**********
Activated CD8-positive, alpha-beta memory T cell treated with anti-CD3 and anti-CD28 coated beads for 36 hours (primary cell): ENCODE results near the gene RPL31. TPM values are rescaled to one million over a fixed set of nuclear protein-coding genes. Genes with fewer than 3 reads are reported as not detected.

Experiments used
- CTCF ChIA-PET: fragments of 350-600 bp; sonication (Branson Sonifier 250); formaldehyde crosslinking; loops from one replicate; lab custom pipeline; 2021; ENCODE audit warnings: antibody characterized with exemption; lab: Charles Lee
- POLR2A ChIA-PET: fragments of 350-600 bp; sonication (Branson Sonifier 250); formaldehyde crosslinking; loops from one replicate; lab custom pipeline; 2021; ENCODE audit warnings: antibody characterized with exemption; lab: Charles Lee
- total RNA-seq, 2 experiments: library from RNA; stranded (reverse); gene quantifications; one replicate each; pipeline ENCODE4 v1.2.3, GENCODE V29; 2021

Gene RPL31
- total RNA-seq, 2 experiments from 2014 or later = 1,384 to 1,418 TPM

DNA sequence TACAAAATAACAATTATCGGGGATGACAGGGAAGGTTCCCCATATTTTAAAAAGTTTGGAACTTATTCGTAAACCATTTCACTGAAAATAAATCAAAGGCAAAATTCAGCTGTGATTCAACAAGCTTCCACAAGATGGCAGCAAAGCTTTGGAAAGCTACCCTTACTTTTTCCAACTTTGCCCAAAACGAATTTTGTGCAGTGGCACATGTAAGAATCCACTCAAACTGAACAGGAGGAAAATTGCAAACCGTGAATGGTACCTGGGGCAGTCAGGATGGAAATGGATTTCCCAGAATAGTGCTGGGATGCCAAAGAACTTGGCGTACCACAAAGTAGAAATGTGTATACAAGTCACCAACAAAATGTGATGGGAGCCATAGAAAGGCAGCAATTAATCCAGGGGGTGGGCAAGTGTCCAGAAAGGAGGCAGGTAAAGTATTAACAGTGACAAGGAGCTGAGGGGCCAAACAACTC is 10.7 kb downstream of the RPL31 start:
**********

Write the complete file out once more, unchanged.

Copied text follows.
Activated CD8-positive, alpha-beta memory T cell treated with anti-CD3 and anti-CD28 coated beads for 36 hours (primary cell): ENCODE results near the gene RPL31. TPM values are rescaled to one million over a fixed set of nuclear protein-coding genes. Genes with fewer than 3 reads are reported as not detected.

Experiments used
- CTCF ChIA-PET: fragments of 350-600 bp; sonication (Branson Sonifier 250); formaldehyde crosslinking; loops from one replicate; lab custom pipeline; 2021; ENCODE audit warnings: antibody characterized with exemption; lab: Charles Lee
- POLR2A ChIA-PET: fragments of 350-600 bp; sonication (Branson Sonifier 250); formaldehyde crosslinking; loops from one replicate; lab custom pipeline; 2021; ENCODE audit warnings: antibody characterized with exemption; lab: Charles Lee
- total RNA-seq, 2 experiments: library from RNA; stranded (reverse); gene quantifications; one replicate each; pipeline ENCODE4 v1.2.3, GENCODE V29; 2021

Gene RPL31
- total RNA-seq, 2 experiments from 2014 or later = 1,384 to 1,418 TPM

DNA sequence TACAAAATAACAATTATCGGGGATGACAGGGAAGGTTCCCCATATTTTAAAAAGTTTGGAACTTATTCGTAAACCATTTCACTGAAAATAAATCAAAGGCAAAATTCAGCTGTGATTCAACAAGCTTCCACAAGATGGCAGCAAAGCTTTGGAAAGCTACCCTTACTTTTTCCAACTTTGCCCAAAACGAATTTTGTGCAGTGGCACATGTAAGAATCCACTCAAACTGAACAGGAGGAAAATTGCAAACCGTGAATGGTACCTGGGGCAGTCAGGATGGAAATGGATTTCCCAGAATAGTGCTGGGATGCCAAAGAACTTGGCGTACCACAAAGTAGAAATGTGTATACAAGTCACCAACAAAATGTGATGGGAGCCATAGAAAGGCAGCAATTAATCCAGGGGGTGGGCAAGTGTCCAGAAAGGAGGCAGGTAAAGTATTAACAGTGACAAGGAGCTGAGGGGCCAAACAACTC is 10.7 kb downstream of the RPL31 start: